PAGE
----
I first met Rev. Chris Castaldo about eleven years ago, just before he headed off to Gordon-Conwell Theological Seminary. He was connected to a church in the area where I had ministered quite often. He instantly endeared himself to me for his warmth and graciousness. For six years Chris has served on the staff of College Church in Wheaton. Over the years since we first met we have become really true friends. I count Chris as one of the finest and brightest young ministers I know. He is an able preacher, teacher and now a first-time author. His first book, which will surely not be his last I pray, is Holy Ground, published last month by Zondervan. Chris is doing a "blog tour" this week. I wanted to participate in the fun. To this end Chris responded to several questions about his book for today's blog.
1. Why did you write Holy Ground?
My former pastor and colleague, Kent Hughes, deserves credit for planting the idea to write Holy Ground. During my second year of ministry at College Church, I counseled several couples—one member a Catholic and the other a Protestant—helping them see that, despite doctrinal differences, their marriages could remain intact. With these folks in mind I eventually offered a Wednesday night class on the topic entitled “Perspective on Catholicism,” intended to bring a more biblically informed balance. With John 1:14 as our model, the class sought to emphasize the need to follow after Jesus’ example of “grace and truth.” The material eventually became a manuscript and, thanks to Zondervan, Holy Ground was born.
2. What are the distinct features of Holy Ground that separate it from other such books?
Among evangelical books that address Catholicism, Holy Ground has a couple of features that make it unique. First, many such books convey an unkind attitude (notwithstanding your books on the topic and a handful of others). The doctrinal emphasis of these works is commendable, but the irritable tone rings hollow and fails to exhibit the loving character of Jesus. It's the tone that my seminary professor warned against when he said, "Don't preach and write as though you have just swallowed embalming fluid. As Christ imparts redemptive life, so should his followers." This life is communicated in the content of God's message and also in its manner of presentation. Therefore, I seek to express genuine courtesy toward Catholics, even in disagreement.
Second, most books on Roman Catholicism and Evangelicalism emphasize doctrinal tenets without exploring the practical dimensions of personal faith. Important as it is to understand doctrine, the reality is there's often a vast difference between the content of catechisms and the beliefs of folks who fill our pews. Holy Ground is concerned with understanding the common ideas and experiences of real-life people.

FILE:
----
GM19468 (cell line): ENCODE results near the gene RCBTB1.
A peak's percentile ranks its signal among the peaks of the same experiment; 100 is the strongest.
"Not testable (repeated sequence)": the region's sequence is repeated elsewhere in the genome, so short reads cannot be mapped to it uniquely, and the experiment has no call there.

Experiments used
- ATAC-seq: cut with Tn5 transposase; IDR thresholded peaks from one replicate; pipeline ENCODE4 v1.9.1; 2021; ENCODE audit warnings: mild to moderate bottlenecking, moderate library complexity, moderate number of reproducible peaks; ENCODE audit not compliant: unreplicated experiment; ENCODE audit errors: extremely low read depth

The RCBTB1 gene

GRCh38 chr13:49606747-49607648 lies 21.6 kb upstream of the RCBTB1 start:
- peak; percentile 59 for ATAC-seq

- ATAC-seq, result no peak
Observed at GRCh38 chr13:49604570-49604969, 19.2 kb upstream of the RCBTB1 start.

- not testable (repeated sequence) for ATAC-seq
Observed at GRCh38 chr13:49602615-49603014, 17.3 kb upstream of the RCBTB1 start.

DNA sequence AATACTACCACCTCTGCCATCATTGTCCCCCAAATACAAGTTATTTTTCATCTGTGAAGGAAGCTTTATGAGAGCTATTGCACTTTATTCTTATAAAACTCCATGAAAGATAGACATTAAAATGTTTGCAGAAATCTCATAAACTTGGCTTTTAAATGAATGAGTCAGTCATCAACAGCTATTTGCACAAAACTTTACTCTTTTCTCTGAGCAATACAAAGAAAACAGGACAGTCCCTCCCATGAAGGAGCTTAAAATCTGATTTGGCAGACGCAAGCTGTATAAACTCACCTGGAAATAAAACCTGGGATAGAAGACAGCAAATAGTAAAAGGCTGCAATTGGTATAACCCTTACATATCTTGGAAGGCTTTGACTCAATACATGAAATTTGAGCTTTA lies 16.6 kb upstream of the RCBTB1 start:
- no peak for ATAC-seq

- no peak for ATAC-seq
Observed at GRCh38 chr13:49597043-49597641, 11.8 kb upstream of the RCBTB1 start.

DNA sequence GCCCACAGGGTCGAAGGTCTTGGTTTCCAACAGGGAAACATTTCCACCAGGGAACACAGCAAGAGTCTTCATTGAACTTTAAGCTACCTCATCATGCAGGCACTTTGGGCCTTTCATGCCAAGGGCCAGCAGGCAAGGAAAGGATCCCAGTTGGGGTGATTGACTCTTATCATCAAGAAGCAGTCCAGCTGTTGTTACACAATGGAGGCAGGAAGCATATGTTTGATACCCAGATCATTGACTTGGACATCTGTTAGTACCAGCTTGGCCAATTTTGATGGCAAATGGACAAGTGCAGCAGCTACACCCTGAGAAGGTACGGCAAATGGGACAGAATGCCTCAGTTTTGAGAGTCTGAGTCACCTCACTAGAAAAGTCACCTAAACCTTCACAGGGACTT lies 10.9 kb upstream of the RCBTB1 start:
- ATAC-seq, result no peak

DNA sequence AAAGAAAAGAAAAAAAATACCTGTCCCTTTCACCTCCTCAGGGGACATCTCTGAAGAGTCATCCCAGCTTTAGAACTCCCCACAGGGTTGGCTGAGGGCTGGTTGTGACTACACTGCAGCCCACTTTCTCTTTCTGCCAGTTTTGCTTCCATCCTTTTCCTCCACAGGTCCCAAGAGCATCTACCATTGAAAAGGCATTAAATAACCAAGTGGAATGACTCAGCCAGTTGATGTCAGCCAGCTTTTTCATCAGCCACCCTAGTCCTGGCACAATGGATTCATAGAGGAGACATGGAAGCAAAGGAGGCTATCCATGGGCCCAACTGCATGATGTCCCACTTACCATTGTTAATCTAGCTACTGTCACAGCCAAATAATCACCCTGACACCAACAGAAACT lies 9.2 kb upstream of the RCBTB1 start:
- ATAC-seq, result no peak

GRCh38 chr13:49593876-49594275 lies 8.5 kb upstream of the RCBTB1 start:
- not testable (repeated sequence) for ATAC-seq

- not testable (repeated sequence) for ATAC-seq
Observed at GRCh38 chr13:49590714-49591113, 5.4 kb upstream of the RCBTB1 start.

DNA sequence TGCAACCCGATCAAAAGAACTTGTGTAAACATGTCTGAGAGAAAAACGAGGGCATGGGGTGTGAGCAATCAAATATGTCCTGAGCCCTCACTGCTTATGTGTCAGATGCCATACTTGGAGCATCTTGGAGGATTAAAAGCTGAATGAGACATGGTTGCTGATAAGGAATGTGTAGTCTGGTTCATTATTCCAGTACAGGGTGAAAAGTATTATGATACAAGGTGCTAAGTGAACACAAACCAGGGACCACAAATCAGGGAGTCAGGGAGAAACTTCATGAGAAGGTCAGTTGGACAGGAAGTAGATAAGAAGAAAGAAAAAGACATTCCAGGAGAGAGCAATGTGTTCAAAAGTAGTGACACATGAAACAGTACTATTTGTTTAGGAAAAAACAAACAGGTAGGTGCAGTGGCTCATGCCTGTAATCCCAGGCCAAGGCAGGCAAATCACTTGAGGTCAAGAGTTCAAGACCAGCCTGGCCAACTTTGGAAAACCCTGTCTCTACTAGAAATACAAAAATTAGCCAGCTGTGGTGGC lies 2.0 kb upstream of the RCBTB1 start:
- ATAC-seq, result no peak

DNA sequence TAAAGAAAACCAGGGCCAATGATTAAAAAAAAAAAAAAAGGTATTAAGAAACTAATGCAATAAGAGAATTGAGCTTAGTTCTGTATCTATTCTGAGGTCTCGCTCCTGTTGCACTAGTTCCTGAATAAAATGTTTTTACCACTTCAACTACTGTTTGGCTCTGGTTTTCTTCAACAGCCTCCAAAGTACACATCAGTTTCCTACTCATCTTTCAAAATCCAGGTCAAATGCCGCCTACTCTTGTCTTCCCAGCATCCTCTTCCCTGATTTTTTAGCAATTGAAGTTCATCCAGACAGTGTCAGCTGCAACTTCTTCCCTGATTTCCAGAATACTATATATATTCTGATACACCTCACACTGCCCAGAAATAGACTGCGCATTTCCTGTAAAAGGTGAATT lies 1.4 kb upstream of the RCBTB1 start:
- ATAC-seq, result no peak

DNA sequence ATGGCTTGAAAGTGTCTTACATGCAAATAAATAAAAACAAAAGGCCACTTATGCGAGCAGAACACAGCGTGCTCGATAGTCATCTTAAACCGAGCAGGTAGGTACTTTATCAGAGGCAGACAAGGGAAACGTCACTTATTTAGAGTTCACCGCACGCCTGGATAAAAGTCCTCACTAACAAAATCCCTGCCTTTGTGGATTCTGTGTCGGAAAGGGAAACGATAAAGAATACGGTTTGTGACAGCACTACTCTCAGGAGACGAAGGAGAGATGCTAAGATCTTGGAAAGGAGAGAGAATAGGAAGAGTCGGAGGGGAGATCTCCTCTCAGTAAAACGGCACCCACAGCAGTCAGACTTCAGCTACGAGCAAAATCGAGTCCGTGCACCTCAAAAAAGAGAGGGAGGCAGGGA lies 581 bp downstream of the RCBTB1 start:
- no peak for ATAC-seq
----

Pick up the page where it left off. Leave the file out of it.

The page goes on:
3. In your book you describe different kinds of Catholics. What are they, and why is this information important for gospel outreach?
Holy Ground posits three types of Catholics one is likely to meet in America today: the Traditional, the Evangelical, and the Cultural. These terms are imperfect. For instance, “Evangelical Catholic” is problematic since Catholics deny the doctrine of faith alone. However, these are the words that seem to be most commonly used. In a nutshell, the “Traditional” is the Vatican I variety, “Evangelical” is Vatican II, and “Cultural” is the nominal or cafeteria Catholic. Each profile is defined by the particular form of religious authority on which one builds his or her faith. Connecting the dots between these people and their primary form of authority is critical for properly contextualizing the gospel message.
4. What should be the centerpiece of Catholic/Protestant dialogue?
When talking with Catholics, there are myriads of potential rabbit trails. We may enter into a conversation to talk about how Jesus provides life with meaning and suddenly find ourselves enmeshed in a debate about the apocrypha or Humanae Vitae. Sometimes it’s right to broach these subjects; but too often we do so at the expense of the gospel. This is tragic. What does it profit a person if he explicates a host of theological conundrums without focusing attention upon the death and resurrection of Jesus? This, I would contend, is the “centerpiece”—considering, celebrating, and bearing witness to the splendor and majesty of our Savior, the one who died, rose, and now lives.
Chris is not an anti-Catholic. In fact his biggest critics are likely to be people on the far ends of both the Catholic and evangelical spectrum of believers. I have prayed for some years that an evangelical, former-Catholic would write a book like Holy Ground. It is not a pejorative book, but one that invites serious reflection about serious matters that Catholics and Protestants agree and disagree about. I urge readers of mine from both sides of the Protestant-Catholic divide to read this fine book. You can order it from all the normal sources for new books.